Having to think twice about telling someone where you’re from is undoubtedly one of the least important consequences of an act of violence. But it’s still a bummer.

I made this song public after the shooting at the STEM school in Highlands Ranch, Colorado.

Sam Columna
Quarter Cookie

At the start of this year I committed to releasing 2 things per month for the entire year. At the end of last year I had some idea that I’d be trying to do this this year, so Bianca and I sat around at a bar in Cherry Creek and wrote on napkins until we had created a release calendar.

That is probably not actually a napkin. Look how memory lies.

That is probably not actually a napkin. Look how memory lies.

It’s a p deece release calendar. Things went pretty solid in January, I released the announcement video and Looks Like a Heart #1, and even a bonus video from The Tank. Feb was also okay, I did the video about how much I love Dear me, and I released a video of us performing Rivers and Roads at the Tank. Dear me, tanks you, originally slated to be the second release in February, was pushed to March. None of the things originally planned for March were created.

I was panicking about this happening at least as early as February, because in addition to this monthly things there are the 4 EPs, and in February I was looking at what I had of Looks Like a Heart #2 and going “OH GOD OH GOD OH GOD OH GOD.” I thought that maybe I’d just release individual songs from LLAH #2 in March, and that that would count. I’m currently listening to the LLAH #2 Masters and planning to release those in early May, to give myself a full month of pre-release bullshit. I am thinking about LLAH #3 and going “OH GOD OH GOD OH GOD OH GOD” because there is nothing (or very close to nothing) currently tracked for that.

Why write this? Well, because I need to release 2 things in April. But also because 3 months of the year is 25% of the year, and a 25% look back feels like a decent idea right now. One question I currently have is, “how can the year be 25% over, and yet I have finished tracking 50% of the EPs that I need to have done this year? Something about that seems like I did math wrong.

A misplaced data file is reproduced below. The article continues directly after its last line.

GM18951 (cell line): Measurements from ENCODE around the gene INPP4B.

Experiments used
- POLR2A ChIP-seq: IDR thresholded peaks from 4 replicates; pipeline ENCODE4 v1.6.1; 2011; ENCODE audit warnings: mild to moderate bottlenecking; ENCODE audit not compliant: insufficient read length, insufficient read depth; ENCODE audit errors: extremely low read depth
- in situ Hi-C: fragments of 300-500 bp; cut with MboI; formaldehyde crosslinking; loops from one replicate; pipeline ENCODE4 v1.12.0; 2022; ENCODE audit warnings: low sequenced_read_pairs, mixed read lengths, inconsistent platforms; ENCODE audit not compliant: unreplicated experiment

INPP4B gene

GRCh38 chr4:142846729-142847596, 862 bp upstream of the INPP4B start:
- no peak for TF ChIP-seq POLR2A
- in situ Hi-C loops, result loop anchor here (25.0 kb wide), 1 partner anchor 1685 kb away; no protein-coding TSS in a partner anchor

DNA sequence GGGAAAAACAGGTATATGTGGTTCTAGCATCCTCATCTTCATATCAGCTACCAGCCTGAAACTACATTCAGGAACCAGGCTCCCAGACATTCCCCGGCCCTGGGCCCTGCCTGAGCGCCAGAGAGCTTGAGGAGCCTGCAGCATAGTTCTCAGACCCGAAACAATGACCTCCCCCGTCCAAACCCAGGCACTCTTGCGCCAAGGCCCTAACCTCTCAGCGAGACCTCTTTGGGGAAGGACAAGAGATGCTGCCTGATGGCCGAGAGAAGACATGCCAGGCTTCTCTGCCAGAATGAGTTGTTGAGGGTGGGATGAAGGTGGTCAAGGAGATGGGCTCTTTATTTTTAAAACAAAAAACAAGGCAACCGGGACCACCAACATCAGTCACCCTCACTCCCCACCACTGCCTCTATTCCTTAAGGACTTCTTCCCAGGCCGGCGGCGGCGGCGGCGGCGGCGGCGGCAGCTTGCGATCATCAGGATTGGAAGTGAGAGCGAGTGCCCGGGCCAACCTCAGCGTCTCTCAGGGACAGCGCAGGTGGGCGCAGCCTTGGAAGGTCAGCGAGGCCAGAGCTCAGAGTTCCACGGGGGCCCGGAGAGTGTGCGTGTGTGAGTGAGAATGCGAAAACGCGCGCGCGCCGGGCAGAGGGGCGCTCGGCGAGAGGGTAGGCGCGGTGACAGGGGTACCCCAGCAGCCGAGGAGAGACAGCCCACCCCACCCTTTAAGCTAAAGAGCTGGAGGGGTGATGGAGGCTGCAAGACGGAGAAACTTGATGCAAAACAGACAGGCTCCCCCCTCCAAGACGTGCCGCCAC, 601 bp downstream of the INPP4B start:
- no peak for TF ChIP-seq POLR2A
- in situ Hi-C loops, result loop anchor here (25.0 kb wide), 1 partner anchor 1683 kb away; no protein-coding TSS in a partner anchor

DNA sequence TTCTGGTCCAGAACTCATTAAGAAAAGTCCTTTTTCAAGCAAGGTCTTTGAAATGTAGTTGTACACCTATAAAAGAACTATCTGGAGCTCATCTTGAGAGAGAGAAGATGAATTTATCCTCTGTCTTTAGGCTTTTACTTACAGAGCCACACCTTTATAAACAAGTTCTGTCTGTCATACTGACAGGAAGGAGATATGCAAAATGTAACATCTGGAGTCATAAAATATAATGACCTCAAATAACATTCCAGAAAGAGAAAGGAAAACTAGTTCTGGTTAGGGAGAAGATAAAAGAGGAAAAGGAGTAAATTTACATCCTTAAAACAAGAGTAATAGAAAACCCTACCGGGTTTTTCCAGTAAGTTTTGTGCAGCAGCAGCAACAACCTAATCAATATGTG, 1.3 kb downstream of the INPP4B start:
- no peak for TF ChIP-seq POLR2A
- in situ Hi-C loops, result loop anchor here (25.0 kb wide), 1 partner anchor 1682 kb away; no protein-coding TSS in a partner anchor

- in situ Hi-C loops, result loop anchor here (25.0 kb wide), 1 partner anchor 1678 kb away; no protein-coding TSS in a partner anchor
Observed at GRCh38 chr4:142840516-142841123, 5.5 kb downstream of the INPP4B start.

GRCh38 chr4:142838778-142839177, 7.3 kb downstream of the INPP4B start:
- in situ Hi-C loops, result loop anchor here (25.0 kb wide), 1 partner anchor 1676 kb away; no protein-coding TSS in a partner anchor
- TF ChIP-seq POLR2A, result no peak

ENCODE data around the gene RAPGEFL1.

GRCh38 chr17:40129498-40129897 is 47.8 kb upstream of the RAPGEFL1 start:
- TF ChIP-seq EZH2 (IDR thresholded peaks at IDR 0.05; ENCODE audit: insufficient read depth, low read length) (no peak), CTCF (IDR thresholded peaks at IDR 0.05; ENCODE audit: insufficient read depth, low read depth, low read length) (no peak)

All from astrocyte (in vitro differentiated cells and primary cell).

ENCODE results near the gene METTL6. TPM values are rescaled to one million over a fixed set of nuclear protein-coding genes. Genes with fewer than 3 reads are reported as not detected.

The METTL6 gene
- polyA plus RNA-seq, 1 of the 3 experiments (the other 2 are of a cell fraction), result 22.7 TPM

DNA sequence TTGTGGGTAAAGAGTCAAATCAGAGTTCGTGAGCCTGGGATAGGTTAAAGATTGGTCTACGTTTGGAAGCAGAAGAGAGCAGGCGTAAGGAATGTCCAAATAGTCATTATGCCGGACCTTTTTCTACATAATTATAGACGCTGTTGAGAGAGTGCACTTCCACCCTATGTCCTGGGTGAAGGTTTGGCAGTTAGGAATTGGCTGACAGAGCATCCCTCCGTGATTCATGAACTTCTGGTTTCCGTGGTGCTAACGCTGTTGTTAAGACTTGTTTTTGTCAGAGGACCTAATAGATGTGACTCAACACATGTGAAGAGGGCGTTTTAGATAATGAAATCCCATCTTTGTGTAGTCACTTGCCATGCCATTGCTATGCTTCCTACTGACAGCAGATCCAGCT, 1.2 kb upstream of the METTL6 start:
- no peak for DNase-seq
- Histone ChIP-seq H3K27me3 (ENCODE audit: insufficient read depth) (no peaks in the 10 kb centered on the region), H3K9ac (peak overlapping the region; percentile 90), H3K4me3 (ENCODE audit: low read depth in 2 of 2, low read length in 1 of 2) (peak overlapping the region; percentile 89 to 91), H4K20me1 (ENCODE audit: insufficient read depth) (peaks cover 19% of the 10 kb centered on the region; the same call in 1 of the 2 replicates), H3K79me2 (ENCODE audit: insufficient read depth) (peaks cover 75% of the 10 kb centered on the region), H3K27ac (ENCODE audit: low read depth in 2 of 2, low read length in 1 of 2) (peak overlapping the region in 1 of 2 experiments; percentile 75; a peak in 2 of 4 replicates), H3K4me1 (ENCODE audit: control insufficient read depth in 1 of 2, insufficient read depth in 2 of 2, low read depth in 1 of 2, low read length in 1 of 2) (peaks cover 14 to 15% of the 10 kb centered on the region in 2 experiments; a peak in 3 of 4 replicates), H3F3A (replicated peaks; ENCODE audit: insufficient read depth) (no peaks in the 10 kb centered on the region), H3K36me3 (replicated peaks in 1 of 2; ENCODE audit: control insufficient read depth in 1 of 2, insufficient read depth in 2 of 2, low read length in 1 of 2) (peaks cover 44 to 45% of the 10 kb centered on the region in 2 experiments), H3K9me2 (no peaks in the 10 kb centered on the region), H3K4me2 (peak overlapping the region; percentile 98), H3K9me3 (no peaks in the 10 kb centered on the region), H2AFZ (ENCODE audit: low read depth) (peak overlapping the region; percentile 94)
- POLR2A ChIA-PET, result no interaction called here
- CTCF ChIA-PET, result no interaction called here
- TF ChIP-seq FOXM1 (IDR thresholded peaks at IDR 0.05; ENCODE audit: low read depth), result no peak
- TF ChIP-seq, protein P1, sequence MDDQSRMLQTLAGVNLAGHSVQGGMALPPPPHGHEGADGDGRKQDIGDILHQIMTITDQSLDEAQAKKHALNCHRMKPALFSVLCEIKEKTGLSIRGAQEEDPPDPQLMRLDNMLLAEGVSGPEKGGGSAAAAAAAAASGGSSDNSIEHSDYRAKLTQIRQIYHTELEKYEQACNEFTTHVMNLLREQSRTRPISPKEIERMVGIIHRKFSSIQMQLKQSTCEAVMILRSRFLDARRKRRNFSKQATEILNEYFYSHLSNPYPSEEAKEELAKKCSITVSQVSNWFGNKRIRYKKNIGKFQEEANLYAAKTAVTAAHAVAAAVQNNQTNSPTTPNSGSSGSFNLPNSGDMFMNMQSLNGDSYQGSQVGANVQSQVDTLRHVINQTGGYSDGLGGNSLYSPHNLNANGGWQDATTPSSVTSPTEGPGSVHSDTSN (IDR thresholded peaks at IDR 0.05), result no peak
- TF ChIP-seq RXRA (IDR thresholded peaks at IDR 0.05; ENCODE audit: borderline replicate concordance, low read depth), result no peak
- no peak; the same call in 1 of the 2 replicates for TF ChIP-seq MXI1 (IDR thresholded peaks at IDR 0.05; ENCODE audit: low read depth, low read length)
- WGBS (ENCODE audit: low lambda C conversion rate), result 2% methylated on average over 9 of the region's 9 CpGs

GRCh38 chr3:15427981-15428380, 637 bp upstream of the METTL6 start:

“Why write this” is a good question though. I’ve been wondering recently about audience — or specifically at least about the audience of my releases, the audience of my shows. The audience of this blog post. When I’m done with this I’ll half skim it one time and then I’ll make it public even though there will inevitably still be typos in it. Sometime when it is daylight out I will share this on my Sam Paul facebook page and then I’ll probably re-share it on my personal page, and that will mostly be the life of this blog.

I swear to God I’m not trying to complain, I think I’m just thinking out loud. Facebook hardly cares about my EPs, they definitely don’t care about my blogs in any meaningful way, and that’s really okay and it isn’t. The ideal would be to make enough money from my own songs that I don’t have to do other things. I know that just sharing the stuff on facebook and Instagram isn’t gonna make that happen, and that is some good (v fun, so insightful) info.

New thought: when I write songs I try my hardest not to think about the audience at all. I try to write them so that they feel good and true to me. It was the same way when I did poems, and other such creative type things. I think that that’s part of why I’ve written some good stuff. But when I’m making something like this I can’t not think (or at least I haven’t found out how to not think) about the audience. Because this is obviously for an audience. It’s going on my Sam Paul website. If it were not for an audience it would go on my top secret google doc that only me and sometimes Brittany or my therapist get to read.